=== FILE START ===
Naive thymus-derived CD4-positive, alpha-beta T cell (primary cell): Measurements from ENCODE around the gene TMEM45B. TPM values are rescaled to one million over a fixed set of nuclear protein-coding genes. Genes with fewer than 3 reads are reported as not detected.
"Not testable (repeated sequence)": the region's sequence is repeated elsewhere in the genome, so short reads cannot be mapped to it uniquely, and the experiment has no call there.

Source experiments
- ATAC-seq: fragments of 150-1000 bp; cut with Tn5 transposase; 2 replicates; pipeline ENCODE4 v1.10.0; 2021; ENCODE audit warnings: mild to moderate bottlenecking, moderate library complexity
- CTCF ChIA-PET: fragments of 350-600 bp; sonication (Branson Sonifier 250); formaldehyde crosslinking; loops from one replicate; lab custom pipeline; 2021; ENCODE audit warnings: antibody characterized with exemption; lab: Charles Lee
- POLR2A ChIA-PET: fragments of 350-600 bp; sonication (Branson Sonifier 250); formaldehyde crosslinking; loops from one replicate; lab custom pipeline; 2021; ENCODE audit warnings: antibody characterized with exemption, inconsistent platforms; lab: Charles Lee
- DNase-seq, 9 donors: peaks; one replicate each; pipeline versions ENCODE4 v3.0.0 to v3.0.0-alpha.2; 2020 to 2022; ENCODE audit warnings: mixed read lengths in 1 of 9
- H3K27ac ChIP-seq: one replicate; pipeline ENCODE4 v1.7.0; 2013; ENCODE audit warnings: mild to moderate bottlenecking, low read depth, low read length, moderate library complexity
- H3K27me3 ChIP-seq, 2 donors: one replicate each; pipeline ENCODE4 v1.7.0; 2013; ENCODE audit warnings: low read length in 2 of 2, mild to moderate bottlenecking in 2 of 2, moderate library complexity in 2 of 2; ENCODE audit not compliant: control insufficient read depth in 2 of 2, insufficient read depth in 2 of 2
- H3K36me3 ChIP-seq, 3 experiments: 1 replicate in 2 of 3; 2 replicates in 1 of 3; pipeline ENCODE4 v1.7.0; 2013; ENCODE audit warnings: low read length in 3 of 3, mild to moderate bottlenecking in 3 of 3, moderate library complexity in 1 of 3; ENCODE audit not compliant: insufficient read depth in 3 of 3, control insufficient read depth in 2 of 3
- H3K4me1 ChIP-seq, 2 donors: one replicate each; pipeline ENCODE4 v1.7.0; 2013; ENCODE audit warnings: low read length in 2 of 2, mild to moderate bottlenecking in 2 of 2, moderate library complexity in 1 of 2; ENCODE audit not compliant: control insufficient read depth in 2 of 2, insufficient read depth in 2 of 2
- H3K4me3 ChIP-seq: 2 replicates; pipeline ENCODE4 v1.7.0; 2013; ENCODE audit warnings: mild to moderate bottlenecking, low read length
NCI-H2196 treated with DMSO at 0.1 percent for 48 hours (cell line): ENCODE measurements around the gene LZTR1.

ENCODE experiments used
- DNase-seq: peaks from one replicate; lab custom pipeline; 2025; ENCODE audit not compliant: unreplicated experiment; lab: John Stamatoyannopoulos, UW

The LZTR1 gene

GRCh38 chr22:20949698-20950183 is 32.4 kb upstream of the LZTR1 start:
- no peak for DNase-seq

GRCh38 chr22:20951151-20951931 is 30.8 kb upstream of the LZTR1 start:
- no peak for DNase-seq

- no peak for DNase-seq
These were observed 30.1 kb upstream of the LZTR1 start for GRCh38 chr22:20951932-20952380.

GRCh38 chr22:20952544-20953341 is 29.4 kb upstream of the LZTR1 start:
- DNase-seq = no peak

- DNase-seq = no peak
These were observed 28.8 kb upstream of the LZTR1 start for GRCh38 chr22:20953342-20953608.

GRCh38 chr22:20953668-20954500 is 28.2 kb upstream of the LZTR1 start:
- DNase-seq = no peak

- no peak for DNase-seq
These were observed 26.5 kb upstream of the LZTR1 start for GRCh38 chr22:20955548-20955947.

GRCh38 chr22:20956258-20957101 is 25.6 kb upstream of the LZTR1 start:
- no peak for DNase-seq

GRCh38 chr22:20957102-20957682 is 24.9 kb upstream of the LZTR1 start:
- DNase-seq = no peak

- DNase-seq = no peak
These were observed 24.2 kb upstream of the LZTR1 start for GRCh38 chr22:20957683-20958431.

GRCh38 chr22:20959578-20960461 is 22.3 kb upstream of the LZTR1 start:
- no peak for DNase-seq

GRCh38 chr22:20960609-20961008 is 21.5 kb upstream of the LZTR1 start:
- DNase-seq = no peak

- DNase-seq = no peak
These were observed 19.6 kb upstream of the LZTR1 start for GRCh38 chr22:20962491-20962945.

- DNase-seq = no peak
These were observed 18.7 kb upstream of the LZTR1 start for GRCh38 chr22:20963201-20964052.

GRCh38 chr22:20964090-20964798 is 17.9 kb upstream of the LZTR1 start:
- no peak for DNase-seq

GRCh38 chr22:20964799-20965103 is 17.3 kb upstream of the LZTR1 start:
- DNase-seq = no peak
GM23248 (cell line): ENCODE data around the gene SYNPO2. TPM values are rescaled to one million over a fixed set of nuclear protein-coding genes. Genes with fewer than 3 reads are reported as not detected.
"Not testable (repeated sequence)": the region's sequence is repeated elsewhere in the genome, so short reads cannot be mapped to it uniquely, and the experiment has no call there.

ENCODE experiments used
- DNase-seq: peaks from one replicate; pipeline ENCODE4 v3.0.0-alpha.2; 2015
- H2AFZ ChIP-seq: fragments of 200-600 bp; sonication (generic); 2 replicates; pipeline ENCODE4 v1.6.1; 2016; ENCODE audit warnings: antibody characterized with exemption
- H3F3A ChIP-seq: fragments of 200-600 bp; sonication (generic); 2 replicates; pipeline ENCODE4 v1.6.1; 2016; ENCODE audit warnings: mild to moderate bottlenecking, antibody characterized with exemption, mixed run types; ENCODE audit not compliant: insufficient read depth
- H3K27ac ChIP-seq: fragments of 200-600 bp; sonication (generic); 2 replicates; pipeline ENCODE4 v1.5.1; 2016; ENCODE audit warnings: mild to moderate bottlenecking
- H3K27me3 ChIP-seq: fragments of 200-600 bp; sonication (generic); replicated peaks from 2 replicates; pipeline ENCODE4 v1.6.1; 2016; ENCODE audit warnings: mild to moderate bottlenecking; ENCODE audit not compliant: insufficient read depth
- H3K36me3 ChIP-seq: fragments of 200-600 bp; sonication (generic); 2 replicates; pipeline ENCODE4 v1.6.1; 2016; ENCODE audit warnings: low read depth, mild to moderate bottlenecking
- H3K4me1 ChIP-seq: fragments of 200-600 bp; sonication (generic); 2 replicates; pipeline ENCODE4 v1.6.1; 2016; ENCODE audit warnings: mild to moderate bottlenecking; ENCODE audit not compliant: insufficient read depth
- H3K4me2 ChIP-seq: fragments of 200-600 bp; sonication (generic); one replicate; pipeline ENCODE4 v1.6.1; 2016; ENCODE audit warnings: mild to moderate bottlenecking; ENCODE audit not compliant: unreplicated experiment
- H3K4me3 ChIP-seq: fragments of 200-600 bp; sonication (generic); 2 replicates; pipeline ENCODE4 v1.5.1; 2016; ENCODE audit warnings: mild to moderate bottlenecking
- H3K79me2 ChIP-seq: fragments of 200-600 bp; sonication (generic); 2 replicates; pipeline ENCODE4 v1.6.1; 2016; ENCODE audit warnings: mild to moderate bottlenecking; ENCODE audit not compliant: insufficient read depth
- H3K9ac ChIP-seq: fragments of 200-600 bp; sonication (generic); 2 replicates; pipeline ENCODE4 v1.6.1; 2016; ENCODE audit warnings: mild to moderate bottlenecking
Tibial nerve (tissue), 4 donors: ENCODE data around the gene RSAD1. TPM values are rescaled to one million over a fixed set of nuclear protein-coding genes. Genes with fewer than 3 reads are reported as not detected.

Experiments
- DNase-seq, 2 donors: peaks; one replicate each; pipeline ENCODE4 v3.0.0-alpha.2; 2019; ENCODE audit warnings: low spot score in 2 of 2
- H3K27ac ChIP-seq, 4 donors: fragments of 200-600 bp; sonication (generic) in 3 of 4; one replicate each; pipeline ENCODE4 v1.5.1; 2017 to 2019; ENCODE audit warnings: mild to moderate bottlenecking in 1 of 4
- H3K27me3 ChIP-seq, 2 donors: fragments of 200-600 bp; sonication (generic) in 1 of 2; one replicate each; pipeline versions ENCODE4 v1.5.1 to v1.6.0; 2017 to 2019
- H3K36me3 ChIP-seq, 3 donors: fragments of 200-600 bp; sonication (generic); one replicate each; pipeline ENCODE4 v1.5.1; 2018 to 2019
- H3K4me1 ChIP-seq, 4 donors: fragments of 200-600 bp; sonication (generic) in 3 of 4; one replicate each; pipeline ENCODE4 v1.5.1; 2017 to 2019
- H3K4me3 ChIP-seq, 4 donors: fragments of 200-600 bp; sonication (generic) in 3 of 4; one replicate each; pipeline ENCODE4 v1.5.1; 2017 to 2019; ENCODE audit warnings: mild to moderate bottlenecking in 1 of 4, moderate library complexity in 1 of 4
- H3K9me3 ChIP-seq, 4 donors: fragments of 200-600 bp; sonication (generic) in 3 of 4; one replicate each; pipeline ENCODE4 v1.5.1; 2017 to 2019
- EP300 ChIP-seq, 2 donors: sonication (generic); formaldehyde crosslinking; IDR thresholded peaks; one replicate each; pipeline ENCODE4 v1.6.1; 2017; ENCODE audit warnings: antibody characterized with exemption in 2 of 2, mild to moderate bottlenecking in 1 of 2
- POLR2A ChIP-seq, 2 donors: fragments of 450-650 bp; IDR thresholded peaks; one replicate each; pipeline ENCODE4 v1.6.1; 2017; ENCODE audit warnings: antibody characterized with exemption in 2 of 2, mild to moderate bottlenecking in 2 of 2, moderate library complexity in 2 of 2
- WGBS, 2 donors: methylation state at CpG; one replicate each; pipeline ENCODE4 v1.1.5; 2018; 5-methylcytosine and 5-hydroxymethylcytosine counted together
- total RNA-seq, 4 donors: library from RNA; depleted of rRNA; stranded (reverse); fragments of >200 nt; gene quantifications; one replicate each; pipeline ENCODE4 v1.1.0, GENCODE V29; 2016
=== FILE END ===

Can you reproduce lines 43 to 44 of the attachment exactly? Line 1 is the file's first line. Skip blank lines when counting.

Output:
- DNase-seq = no peak
These were observed 18.7 kb upstream of the LZTR1 start for GRCh38 chr22:20963201-20964052.